Do you want to inspire your employees or do you want to instruct them? That’s the difference between being a coach and being a leader.
When you coach rather than lead, you give your team more intrinsic motivation, meaning you inspire self-motivation and a newfound willingness to try new things. And, when workers find greater intrinsic motivation in what they do, they are 30% more committed to their work and 46% more satisfied with their jobs.
Many leadership styles fail to recognize the difference between a leader who coaches and one who simply gives orders. However, their distinction is much greater than you might expect it to be and it can make a huge, measurable difference when it comes to company culture, overall success, growth, innovation and your bottom line.
Although similar there is a difference between being a great coach and being a great manager. The biggest difference comes from the focus of the leader. In managing an employee, the focus is on giving directives. For example, this is what needs to be done, this is how you do it and here is the deadline.
One of the issues with this approach is that workers come to rely heavily on being given direction and asking the expert rather than think for themselves. This can cause leaders and managers to become frustrated and overwhelmed due to the fact that they must give guidance on every little thing. This results in an environment rife with micromanagement tendencies, since workers feel like they can’t make a move without approval.
On the other hand, coaching has a focus on collaboration and empowerment. Instead of directing, managers guide team members to realizing their own resourcefulness, potential and insight. And unlike employee training programs where the agenda is set by the trainer onto the trainee, coaching focuses on each individual team member.
Instead of giving orders on how processes and procedures should occur or what tasks need to be completed, the coach will ask the employee to self-direct towards what might be missing. The idea behind this is to allow workers to problem solve on their own rather than being told, criticized or critiqued in any particular direction.
A coach’s main focus is to give insight and influence behavioral changes. Insight allows workers to identify problems and work on solutions on their own. This is the approach you should take if you want to be an inspiration to your team.
A great leader understands that they will need to maximize the potential of each and every one of their team members in order for their organization to have long-term success. An effective coach is focused on positive transformation and change and knows how to guide employees toward self-improvement.
Here are a few ways that you can become a better coach to your team so you can help them easily discover new insights and change limiting behaviors that might be holding them back from reaching their true potential.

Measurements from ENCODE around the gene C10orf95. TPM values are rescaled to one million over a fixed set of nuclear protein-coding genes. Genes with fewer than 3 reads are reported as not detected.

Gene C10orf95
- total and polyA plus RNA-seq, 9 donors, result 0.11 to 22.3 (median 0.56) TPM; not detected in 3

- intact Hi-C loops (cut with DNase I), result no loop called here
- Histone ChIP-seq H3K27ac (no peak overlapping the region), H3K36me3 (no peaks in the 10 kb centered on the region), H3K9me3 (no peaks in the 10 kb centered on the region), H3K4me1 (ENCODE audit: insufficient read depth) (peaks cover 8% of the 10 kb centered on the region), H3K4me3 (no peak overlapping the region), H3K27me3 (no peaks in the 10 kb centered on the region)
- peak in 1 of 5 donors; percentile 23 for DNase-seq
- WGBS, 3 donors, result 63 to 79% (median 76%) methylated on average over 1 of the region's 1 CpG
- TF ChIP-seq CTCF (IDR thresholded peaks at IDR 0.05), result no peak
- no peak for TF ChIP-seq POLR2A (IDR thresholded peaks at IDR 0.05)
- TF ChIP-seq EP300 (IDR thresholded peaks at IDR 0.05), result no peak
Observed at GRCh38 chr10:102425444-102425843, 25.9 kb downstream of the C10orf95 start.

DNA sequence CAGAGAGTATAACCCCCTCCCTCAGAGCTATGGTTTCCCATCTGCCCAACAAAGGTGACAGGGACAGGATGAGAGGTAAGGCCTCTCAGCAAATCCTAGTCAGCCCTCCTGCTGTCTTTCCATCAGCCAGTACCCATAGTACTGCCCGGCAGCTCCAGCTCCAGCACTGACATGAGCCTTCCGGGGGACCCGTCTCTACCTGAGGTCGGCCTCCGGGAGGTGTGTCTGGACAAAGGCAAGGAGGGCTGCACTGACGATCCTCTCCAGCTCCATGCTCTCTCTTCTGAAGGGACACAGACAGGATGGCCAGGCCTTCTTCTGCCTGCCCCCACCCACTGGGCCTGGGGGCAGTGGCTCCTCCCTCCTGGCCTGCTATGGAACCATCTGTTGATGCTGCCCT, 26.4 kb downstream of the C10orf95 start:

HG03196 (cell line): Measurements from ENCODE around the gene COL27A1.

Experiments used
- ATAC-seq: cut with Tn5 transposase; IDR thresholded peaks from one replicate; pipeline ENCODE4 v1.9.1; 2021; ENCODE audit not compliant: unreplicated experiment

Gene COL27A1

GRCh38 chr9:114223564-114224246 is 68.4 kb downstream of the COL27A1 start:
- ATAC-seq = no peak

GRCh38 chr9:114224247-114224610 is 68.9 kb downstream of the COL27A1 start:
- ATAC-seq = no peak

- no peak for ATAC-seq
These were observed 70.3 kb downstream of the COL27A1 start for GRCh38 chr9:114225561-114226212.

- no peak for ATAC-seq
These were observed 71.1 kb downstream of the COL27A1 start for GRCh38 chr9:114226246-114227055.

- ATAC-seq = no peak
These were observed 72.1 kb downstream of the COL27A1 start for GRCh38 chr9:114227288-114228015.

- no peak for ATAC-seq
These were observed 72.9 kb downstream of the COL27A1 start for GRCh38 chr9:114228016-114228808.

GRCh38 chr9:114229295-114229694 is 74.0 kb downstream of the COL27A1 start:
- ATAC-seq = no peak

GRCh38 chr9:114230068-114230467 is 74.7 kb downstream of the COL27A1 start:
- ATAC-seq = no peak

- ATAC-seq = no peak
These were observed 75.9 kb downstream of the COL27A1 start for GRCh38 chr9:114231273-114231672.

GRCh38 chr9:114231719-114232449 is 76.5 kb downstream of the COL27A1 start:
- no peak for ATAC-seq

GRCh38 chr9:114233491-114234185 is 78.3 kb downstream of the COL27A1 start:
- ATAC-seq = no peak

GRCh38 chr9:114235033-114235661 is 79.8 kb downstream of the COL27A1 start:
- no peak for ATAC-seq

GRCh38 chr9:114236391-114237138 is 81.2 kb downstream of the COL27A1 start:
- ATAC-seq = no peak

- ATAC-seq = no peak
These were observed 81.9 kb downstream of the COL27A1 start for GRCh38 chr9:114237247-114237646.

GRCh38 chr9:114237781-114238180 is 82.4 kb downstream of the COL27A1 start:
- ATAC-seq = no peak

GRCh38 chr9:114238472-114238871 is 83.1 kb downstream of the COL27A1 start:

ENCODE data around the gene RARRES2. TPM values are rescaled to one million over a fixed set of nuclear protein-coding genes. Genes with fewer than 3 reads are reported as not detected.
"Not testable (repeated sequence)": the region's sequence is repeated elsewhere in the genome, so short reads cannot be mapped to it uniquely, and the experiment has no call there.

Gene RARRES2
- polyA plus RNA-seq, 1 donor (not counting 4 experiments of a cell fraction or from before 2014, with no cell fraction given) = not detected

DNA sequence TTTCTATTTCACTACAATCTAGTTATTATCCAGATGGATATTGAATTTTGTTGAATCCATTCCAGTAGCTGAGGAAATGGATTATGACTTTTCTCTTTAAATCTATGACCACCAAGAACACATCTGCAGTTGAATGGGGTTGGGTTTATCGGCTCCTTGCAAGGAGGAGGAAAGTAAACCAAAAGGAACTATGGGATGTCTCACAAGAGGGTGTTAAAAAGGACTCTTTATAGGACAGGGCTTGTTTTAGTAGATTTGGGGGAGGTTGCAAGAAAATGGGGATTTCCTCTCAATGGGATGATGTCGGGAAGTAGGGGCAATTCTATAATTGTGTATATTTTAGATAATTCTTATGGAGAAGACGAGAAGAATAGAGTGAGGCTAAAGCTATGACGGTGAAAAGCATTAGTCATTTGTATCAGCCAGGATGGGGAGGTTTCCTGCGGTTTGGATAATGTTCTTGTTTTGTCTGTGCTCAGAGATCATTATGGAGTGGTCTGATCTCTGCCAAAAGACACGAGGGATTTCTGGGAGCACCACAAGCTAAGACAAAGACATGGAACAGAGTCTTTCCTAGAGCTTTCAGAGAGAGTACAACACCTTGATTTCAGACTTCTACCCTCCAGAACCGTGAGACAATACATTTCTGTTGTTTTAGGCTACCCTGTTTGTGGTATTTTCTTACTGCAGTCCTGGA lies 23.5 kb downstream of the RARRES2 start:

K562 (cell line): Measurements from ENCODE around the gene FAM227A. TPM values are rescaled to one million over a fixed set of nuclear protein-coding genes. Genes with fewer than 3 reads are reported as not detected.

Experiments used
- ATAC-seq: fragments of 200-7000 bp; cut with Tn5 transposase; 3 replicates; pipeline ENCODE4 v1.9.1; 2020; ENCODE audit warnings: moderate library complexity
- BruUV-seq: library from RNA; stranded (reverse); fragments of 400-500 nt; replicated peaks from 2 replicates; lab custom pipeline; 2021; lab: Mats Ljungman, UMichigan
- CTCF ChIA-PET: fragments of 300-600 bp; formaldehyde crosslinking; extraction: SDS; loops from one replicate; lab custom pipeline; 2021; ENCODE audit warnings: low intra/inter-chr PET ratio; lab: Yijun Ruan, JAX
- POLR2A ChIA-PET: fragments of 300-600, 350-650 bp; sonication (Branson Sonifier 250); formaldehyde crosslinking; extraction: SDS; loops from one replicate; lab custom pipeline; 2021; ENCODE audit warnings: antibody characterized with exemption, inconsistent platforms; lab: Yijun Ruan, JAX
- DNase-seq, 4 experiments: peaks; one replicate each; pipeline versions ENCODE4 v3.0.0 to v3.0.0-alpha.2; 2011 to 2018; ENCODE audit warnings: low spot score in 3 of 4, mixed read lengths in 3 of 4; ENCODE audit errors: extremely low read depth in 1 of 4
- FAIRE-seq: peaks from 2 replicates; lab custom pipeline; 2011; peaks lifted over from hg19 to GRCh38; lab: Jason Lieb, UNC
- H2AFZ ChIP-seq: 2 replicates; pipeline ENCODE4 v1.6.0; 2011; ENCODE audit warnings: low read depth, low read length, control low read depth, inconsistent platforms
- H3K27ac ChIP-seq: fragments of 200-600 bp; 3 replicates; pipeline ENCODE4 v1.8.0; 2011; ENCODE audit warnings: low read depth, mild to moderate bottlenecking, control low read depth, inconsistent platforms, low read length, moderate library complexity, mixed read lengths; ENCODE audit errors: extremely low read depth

Employees who feel heard are more likely to feel empowered to do their best at their jobs, according to a survey in Forbes. At least half of every conversation should be listening, that is unless you are a manager that is doling out instructions.
Listening is one of those leadership skills that many people forget about cultivating. Effective coaches know how to listen at a deep level. Listening to others’ opinions will help you shape your own and help impact the effectiveness of your entire company.
An effective leader and coach takes an interest in their team member’s long-term goals and aspirations, and takes measures to help them reach their goals. No leader wants to have a team that suffers from turnover every couple of months. A solid team is made from dependability and growth.
If you are the type of leader who helps forge a path of growth for your workers, then you ensure long-term retention rates. And, by facilitating growth you ensure that development is centered on ways your employees can grow within the company instead of pushing that growth outside of it.
This results in an environment where team members are committed to the success of the company instead of focusing efforts on looking for opportunities elsewhere.
Contrary to the popular belief, salary is not the sole reason that fuels every employment decision. One huge reason that employees choose to leave a company is that they feel underappreciated by their manager.
When a team member goes the extra mile, be sure that you notice it in a way that everyone can see. Not only will this be a great example for your team to follow, but it will also help strengthen your relationship and trust with your team and inspire them to keep doing their best.
However, when it’s time to discuss things that need improvement with an employee, it’s best to do so in private, especially if the reason they are struggling is due to a personal reason. These issues should be phrased in a way that makes room for improvement or problem solving together instead of placing the blame on an individual.
At 1Huddle, we offer cloud-based employee gamification software that can easily adapt to any employee training or coaching strategy you want to implement at your workplace. You can customize your content for a seamless experience and all of your employees will be able to access their training anywhere, anytime and at the push of a button. You can use our gamification platform to measure their performance and make key decisions on where you should take your gamification strategy next.
Do you want to learn more about how 1Huddle can help you level up your own workforce? Talk to us today.
Sam Caucci, Founder & CEO at 1Huddle
Check out our plan that outlines a position that we at 1Huddle fight for everyday; for every worker.